• The commercial lending environment is conservative; deals are being financed, but each deal is being scrutinized much more than a year ago.
• Tenancies are failing and will continue to fail due to the effect of the past year’s lock-downs, emotional exhaustion and e-commerce competition.
• Lease term renewal negotiations and arbitrations are impaired because we can’t value fair market rent because there have been few transactions and these transactions are distressed.
• The work environment has shifted dramatically and likely, permanently. People are working-at-home in the bedroom communities and spending where they live, rather than commuting and spending away from where they live.
• People who used to live in high-density residential settings close to their office downtown are heading for low-density urban housing and working from home, resulting in vacant and cash-less downtown cores.
• Prices of low-density residential properties in bedroom communities are increasing significantly as the demand increases due to people re-locating from densely populated areas allowing them to work from home and not commute.
• Patients are leaving practices close to their old workplace and joining practices close to home (new workplace). Some urban practices are seeing production increase 20-30% on a year-over-year basis, at the expense of downtown practices.
• Retail rental space
- will become increasingly more available at relatively good rates over the next 2-3 years as more tenants fail or give up, especially in weaker developments and markets. Be selective. There is a reason why the exiting tenant was weak - you do not want to inherit their issues.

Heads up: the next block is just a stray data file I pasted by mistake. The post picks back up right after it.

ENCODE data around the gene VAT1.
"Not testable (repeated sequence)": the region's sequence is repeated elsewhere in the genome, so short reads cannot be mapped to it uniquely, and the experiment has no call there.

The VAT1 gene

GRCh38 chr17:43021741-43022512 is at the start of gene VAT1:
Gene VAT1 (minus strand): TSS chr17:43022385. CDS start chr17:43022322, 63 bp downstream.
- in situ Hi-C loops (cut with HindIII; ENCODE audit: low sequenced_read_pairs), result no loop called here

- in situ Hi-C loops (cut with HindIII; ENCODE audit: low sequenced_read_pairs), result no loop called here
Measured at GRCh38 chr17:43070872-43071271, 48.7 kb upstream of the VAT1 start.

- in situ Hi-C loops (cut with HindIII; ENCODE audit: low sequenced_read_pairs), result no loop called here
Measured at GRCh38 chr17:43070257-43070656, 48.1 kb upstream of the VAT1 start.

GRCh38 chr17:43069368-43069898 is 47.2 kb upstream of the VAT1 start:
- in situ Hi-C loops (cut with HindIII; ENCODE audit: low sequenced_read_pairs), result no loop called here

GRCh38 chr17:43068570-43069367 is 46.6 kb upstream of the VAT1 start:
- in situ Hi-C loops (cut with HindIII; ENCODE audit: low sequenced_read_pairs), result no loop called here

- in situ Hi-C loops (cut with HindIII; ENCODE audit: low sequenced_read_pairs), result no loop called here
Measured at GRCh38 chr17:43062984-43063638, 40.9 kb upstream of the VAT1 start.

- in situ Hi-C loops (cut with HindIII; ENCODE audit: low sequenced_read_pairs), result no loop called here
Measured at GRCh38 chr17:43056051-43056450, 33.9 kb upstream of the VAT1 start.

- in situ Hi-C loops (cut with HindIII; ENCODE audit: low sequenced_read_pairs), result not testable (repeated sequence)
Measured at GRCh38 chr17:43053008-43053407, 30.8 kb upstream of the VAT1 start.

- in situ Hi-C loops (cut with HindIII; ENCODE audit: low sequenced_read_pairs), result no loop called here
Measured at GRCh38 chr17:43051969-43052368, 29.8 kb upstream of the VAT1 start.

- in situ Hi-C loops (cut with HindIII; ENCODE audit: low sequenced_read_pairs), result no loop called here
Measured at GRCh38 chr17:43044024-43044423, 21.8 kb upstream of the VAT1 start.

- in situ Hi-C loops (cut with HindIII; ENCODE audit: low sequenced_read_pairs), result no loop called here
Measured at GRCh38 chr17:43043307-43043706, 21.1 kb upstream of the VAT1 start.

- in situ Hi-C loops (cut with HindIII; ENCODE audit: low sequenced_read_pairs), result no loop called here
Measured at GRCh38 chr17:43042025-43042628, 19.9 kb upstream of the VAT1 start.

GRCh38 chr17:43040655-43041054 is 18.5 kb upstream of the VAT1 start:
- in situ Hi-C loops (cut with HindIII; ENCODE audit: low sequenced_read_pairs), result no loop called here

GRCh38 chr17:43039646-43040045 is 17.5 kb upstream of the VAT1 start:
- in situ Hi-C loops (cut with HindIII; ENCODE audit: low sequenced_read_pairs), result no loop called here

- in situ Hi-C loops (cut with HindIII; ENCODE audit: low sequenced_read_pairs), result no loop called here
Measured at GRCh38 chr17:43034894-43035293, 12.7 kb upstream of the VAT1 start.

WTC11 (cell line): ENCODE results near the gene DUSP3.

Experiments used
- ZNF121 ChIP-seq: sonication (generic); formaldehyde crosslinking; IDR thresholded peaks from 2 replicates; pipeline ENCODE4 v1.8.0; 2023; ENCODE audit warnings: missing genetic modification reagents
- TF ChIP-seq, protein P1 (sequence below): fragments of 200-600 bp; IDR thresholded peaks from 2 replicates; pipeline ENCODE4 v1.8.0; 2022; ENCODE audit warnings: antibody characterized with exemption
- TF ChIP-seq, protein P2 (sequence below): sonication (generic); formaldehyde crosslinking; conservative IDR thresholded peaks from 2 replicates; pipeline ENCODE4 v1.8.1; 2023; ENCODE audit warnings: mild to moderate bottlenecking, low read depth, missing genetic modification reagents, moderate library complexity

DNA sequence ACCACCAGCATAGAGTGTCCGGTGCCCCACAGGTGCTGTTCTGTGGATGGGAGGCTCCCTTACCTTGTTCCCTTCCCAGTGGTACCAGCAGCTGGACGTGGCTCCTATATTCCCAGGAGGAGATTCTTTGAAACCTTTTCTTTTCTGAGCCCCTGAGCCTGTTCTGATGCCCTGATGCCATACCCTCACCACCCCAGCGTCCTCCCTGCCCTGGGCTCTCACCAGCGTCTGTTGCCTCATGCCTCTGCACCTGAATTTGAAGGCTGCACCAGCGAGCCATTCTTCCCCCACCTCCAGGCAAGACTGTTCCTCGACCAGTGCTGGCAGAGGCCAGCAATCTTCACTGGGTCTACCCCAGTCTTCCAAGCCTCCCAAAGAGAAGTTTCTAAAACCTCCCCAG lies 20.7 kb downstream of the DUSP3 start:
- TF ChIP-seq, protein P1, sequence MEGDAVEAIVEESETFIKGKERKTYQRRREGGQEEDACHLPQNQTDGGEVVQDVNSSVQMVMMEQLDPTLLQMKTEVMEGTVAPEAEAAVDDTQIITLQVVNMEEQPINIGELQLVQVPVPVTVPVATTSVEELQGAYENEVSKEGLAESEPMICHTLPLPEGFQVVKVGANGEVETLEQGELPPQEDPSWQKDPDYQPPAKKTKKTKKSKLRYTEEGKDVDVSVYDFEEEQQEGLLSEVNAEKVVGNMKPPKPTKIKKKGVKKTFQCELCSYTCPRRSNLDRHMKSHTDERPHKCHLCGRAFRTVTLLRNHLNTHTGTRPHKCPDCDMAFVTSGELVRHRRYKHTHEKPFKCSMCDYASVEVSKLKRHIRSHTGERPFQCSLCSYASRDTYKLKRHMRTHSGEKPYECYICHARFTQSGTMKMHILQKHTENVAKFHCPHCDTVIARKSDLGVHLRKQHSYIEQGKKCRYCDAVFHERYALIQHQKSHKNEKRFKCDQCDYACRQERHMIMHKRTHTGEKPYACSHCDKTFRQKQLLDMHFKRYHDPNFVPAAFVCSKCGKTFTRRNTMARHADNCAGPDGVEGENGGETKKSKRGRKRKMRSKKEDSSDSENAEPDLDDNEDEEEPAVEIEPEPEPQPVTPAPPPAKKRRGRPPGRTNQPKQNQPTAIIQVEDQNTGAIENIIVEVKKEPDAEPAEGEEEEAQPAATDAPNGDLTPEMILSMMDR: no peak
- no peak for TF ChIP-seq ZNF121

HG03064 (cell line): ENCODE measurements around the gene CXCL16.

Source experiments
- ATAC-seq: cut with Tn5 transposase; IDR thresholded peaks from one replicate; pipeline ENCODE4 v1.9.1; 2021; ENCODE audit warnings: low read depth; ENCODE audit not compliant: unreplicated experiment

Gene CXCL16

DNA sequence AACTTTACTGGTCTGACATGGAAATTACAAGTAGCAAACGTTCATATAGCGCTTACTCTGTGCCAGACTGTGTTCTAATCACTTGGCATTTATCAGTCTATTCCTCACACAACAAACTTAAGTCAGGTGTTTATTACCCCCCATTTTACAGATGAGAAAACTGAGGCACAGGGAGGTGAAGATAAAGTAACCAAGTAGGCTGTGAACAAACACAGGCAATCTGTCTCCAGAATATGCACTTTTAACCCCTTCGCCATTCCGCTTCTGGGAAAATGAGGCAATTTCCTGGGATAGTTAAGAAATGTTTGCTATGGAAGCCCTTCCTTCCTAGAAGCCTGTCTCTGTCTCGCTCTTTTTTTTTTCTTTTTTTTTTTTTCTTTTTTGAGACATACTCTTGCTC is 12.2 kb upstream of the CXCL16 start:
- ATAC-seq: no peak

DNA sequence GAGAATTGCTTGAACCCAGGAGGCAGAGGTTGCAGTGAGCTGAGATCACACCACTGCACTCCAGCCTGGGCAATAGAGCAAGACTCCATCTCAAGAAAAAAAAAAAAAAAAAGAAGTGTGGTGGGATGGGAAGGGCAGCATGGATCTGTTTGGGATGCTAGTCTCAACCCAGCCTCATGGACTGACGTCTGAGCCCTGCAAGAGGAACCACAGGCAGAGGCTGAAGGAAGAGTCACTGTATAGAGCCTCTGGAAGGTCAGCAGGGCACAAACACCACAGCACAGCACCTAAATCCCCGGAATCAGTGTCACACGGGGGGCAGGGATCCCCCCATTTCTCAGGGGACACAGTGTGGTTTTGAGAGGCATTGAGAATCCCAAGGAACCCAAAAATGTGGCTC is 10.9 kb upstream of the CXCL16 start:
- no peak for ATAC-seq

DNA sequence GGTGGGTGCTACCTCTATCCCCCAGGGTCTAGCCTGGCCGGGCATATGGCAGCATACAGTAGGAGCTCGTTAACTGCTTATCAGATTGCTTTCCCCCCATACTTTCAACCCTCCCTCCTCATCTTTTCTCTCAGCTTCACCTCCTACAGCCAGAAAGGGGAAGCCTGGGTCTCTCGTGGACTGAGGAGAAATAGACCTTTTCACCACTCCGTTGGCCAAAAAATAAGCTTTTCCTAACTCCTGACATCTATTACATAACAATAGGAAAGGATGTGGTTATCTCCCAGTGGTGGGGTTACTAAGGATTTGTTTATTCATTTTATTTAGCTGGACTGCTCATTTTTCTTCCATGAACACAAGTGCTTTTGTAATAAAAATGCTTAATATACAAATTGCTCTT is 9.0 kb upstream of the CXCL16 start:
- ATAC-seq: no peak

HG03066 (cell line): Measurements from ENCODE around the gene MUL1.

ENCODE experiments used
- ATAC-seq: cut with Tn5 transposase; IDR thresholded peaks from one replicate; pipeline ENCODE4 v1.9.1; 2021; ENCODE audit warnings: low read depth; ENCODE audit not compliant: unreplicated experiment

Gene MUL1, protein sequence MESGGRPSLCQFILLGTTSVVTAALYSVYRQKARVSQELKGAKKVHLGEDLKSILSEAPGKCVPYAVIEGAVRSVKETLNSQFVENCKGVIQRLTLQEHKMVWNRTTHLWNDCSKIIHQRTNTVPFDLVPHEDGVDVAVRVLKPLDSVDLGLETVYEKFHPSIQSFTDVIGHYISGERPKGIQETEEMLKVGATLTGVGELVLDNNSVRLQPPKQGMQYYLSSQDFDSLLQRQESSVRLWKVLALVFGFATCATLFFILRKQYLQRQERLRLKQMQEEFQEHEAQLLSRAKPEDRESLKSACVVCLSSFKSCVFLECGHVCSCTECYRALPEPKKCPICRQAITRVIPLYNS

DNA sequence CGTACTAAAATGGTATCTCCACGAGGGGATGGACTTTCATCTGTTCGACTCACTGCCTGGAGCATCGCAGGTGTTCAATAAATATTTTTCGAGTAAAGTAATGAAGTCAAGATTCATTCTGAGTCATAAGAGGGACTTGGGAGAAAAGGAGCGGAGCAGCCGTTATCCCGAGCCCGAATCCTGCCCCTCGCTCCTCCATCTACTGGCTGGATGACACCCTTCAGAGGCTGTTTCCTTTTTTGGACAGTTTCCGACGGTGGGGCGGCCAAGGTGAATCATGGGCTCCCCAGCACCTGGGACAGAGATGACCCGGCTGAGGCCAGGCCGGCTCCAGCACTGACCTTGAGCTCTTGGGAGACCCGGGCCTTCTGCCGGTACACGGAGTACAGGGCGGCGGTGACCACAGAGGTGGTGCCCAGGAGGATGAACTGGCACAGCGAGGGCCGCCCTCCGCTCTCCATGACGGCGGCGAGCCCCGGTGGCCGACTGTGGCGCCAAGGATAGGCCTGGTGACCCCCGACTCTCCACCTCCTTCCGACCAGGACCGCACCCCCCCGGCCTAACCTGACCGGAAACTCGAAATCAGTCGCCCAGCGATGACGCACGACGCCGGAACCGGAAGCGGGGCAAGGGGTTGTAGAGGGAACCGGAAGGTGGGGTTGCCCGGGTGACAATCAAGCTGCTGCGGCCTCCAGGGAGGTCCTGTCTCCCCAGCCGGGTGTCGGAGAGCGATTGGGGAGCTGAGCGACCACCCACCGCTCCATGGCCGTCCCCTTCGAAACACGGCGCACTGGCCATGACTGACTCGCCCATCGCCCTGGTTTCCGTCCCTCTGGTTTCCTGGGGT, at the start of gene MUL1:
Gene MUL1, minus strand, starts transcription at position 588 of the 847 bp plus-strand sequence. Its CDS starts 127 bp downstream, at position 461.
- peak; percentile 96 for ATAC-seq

- If you are performing well now, think about relocation or expansion, or early renewal now.
There are two markets
- “listed” properties for sale are being dumped as landlords try to stop the bleeding. These are distressed sales and the vendors are aggressively trying to offload their problems. There are few bargains at this time.
- Unlisted or off-market properties are also available. We are finding that privately owned, non-listed properties are selling and worth buying because current owners are nervous about generating inventory, and interest rates are very low creating affordability. If you are considering relocation to owned real estate, the time is now.
The work environment has shifted dramatically and likely, permanently.
1. If you need to make a change or changes in your lease, the time is now. Approach your landlord to negotiate or re-negotiate because you now have a leverage position.
2. Like you, landlords are tired and frayed at this point, don’t bug them. Work with them. We are all in this together.
3. Be honest. If your production has dipped, ask for a reduction in rent, but be prepared to disclose your financial position.
4. Now is the time to look for a new location. Tenants are in distress and failing. Space may not be listed.
5 Don’t expect rental rates to increase much. Do expect e-commerce and e-marketing to increase.
6. Expect term length and termination for re-development to become even more difficult.